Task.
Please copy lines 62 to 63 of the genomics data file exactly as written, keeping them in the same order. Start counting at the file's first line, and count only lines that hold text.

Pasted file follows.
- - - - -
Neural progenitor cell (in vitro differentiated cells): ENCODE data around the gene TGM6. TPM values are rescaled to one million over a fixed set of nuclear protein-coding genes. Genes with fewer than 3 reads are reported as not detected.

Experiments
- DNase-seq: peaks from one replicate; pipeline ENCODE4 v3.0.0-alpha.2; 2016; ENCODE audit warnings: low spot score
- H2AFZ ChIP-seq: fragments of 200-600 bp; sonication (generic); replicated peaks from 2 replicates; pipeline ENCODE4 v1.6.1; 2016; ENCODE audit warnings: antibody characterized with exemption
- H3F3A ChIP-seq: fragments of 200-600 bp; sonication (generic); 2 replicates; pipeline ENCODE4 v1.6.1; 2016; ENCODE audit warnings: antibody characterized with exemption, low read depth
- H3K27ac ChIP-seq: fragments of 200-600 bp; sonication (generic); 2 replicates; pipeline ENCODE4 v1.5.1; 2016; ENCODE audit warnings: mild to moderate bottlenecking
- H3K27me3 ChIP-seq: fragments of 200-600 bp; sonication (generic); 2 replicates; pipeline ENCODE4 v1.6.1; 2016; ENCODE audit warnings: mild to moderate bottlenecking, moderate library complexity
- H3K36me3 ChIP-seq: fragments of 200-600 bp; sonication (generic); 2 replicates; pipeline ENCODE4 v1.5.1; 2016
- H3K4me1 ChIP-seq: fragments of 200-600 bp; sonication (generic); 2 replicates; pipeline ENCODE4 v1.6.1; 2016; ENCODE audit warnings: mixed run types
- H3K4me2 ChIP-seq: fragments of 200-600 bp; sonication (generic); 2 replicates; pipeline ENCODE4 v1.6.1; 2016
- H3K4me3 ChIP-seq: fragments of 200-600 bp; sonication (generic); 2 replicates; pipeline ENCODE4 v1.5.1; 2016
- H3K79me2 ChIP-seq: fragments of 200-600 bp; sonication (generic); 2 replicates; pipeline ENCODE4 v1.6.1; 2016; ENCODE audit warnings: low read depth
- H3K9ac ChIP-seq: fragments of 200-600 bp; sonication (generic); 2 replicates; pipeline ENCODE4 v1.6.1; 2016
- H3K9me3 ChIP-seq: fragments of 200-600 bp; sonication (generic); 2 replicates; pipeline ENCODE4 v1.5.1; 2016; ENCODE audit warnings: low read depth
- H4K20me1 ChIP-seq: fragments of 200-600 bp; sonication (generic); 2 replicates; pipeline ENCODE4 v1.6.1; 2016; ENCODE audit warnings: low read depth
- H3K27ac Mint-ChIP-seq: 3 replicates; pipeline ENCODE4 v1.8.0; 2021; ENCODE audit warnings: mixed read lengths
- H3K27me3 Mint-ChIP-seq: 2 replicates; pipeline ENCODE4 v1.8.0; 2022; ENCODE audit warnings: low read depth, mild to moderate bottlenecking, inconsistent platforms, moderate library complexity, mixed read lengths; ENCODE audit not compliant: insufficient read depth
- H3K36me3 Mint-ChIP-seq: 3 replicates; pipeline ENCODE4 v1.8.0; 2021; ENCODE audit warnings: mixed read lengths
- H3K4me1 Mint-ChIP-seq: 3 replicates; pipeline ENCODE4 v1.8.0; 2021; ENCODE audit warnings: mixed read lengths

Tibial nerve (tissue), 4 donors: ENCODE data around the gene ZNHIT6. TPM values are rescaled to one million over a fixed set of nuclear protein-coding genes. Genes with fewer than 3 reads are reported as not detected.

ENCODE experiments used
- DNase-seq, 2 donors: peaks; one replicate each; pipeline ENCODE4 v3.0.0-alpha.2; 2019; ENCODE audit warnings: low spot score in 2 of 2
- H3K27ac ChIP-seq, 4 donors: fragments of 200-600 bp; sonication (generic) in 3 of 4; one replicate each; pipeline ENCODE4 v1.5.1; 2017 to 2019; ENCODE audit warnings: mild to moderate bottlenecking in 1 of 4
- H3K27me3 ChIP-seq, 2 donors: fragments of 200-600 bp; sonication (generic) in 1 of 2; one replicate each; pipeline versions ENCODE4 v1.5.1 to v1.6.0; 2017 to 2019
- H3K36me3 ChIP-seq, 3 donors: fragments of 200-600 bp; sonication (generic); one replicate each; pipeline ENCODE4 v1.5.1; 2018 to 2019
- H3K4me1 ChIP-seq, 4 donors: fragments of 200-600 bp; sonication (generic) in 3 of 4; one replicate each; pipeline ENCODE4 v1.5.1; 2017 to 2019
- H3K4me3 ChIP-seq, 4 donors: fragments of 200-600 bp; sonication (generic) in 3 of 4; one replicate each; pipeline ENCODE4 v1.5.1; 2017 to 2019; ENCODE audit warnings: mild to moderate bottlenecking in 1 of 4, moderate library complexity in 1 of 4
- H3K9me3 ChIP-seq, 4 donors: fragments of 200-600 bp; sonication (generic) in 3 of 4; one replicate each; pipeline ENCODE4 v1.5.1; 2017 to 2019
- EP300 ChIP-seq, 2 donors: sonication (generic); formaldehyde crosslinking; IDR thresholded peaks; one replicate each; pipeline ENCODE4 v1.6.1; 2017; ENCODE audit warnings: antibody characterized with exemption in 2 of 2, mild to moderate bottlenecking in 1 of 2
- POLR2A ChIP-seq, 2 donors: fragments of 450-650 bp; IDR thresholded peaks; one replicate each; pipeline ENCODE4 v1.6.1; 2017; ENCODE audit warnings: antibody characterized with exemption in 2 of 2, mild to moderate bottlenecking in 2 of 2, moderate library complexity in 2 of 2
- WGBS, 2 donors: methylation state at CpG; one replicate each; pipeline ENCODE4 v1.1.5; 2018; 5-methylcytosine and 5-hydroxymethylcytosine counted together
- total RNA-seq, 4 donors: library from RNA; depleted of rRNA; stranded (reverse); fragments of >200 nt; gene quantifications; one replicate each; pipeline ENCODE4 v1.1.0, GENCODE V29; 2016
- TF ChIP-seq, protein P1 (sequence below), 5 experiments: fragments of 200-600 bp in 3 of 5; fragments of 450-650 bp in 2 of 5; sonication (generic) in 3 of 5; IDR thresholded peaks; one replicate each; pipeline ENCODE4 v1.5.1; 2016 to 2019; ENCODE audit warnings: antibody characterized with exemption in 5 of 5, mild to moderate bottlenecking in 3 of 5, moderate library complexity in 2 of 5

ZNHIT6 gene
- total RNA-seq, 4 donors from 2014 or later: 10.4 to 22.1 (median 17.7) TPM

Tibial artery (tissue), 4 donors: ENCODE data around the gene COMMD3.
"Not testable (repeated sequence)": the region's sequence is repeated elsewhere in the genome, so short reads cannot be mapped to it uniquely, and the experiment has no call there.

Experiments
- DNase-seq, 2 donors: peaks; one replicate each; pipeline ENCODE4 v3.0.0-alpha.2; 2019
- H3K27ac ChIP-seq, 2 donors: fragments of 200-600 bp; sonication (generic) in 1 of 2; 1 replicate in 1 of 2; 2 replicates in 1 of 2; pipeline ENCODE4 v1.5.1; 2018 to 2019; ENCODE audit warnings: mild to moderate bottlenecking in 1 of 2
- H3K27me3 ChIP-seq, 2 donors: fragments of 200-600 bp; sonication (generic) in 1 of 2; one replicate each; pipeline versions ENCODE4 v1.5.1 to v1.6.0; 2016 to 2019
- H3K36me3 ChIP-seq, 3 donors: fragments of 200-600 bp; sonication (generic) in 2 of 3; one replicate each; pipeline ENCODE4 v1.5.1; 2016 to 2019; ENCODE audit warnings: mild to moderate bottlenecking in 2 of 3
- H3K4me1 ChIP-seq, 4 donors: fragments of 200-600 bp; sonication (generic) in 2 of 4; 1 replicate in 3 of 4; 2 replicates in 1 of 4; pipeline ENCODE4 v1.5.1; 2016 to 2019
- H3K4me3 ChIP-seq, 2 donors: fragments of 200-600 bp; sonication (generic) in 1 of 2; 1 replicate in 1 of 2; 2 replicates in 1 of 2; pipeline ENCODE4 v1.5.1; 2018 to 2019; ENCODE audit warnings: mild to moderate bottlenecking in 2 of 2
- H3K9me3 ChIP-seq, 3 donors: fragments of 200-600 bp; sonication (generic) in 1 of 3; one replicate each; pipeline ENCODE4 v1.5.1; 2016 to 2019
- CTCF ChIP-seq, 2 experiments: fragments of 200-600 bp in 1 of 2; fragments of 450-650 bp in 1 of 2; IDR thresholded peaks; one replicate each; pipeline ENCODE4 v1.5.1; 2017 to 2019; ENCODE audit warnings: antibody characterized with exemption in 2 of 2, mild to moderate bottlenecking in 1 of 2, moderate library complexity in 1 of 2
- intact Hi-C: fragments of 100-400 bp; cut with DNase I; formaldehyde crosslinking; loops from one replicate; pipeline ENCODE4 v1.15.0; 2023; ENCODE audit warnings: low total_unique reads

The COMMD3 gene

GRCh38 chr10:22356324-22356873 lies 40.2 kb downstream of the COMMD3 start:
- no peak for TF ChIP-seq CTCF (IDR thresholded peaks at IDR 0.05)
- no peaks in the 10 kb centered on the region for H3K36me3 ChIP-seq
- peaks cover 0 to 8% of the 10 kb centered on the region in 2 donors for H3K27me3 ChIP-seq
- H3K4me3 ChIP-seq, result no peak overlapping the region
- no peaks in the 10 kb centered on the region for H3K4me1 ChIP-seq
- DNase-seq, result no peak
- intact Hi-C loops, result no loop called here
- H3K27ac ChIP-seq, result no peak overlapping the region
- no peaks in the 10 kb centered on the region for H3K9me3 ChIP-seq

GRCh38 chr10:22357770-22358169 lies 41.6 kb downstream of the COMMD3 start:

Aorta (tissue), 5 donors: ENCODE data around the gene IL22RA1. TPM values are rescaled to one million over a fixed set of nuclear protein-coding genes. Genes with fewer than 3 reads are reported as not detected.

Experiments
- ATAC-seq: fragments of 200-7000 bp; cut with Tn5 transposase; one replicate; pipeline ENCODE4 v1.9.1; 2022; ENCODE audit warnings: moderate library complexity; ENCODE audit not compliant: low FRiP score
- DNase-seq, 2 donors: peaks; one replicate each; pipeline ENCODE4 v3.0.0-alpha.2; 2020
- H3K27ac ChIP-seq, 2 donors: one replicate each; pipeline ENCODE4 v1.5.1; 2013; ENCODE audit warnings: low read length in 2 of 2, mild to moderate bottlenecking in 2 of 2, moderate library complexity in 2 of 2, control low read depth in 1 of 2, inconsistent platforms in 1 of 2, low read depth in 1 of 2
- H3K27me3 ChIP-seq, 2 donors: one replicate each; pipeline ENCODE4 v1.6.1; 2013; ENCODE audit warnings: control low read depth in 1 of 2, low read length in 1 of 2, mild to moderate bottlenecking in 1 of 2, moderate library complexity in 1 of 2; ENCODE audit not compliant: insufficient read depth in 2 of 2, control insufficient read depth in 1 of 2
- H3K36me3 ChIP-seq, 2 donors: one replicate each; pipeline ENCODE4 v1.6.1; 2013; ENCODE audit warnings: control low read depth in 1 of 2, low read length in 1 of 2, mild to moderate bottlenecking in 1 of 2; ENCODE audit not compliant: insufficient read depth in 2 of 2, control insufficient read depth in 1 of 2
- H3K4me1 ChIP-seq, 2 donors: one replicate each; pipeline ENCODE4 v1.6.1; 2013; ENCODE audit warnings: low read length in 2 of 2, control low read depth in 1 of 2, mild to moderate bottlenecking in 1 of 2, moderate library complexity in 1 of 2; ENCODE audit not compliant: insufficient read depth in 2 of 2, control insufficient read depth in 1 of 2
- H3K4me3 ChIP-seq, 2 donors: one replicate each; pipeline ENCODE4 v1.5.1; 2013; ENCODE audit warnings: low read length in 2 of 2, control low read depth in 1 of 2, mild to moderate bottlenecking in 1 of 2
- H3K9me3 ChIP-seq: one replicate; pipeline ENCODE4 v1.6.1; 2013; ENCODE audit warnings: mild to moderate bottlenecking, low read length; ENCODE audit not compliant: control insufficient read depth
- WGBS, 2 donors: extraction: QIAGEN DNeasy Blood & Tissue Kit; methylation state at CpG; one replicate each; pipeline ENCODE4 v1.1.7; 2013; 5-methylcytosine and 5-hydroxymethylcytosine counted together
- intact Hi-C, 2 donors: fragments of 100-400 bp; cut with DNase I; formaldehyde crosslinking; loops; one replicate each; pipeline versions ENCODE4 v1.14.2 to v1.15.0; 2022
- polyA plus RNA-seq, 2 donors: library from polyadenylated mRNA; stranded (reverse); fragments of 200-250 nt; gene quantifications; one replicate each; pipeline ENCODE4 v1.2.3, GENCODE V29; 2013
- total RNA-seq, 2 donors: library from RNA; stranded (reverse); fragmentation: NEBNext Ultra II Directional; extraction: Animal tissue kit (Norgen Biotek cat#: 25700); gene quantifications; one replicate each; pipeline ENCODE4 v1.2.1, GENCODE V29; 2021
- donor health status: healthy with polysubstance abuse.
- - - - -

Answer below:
- ATAC-seq: fragments of 200-7000 bp; cut with Tn5 transposase; one replicate; pipeline ENCODE4 v1.9.1; 2022; ENCODE audit warnings: moderate library complexity; ENCODE audit not compliant: low FRiP score
- DNase-seq, 2 donors: peaks; one replicate each; pipeline ENCODE4 v3.0.0-alpha.2; 2020